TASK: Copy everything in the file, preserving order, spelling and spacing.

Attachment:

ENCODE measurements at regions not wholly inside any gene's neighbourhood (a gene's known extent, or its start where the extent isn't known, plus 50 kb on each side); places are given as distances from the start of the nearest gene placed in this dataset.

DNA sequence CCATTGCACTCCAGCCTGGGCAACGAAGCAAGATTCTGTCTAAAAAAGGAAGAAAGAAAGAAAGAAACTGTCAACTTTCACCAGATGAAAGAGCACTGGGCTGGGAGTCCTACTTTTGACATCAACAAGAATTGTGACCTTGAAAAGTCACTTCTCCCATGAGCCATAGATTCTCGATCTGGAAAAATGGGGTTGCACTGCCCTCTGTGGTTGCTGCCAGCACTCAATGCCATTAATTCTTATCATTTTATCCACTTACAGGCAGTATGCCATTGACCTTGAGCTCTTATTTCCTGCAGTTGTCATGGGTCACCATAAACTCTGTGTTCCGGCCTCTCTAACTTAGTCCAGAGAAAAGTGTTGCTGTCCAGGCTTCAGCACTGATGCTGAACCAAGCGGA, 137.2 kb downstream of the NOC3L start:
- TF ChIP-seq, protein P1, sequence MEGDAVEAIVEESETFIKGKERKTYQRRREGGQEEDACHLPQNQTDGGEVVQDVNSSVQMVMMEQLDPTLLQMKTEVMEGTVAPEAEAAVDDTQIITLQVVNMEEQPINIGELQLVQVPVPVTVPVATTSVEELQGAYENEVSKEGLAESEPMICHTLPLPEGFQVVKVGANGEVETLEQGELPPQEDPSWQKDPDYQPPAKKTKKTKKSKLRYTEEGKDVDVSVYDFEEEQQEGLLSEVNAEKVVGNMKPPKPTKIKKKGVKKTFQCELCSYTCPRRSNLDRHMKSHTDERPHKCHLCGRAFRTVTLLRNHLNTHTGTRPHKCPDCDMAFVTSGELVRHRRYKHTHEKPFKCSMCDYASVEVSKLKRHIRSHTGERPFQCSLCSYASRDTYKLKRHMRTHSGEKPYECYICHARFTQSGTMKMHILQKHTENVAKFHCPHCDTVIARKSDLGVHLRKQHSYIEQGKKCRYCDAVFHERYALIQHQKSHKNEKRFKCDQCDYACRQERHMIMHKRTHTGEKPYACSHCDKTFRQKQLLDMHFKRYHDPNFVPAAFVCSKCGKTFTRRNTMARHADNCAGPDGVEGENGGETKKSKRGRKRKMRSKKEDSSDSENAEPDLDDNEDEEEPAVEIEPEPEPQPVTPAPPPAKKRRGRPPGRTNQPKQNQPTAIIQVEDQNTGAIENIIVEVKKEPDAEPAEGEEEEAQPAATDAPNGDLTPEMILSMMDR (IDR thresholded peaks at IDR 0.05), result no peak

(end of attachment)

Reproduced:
ENCODE measurements at regions not wholly inside any gene's neighbourhood (a gene's known extent, or its start where the extent isn't known, plus 50 kb on each side); places are given as distances from the start of the nearest gene placed in this dataset.

DNA sequence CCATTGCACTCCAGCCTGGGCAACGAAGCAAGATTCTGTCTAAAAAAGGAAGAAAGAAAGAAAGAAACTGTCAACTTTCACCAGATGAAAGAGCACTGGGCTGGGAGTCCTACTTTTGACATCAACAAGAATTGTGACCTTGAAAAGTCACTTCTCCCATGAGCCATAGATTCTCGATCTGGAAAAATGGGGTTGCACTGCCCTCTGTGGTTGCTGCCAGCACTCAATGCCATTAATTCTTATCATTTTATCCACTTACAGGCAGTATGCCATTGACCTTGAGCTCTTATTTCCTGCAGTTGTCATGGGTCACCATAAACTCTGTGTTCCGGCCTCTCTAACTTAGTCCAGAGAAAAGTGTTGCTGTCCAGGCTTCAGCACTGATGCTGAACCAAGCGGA, 137.2 kb downstream of the NOC3L start:
- TF ChIP-seq, protein P1, sequence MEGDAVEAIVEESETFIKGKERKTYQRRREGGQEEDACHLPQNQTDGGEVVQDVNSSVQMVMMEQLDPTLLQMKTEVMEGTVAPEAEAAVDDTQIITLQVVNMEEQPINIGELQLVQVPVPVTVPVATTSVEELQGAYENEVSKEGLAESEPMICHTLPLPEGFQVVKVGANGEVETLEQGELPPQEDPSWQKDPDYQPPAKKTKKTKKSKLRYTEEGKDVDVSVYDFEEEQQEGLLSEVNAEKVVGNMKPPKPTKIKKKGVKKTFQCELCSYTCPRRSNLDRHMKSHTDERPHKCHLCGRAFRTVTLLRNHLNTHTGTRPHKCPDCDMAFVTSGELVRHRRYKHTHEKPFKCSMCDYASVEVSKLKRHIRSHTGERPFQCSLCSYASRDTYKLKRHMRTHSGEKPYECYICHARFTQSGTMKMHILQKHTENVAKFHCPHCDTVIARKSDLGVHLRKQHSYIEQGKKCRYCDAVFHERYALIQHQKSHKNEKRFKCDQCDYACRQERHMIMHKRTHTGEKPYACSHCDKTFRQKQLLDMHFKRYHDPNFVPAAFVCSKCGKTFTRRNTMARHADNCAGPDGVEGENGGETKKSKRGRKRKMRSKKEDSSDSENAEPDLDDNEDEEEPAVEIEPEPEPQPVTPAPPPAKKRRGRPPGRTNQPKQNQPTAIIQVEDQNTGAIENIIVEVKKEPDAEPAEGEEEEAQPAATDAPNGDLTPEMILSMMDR (IDR thresholded peaks at IDR 0.05), result no peak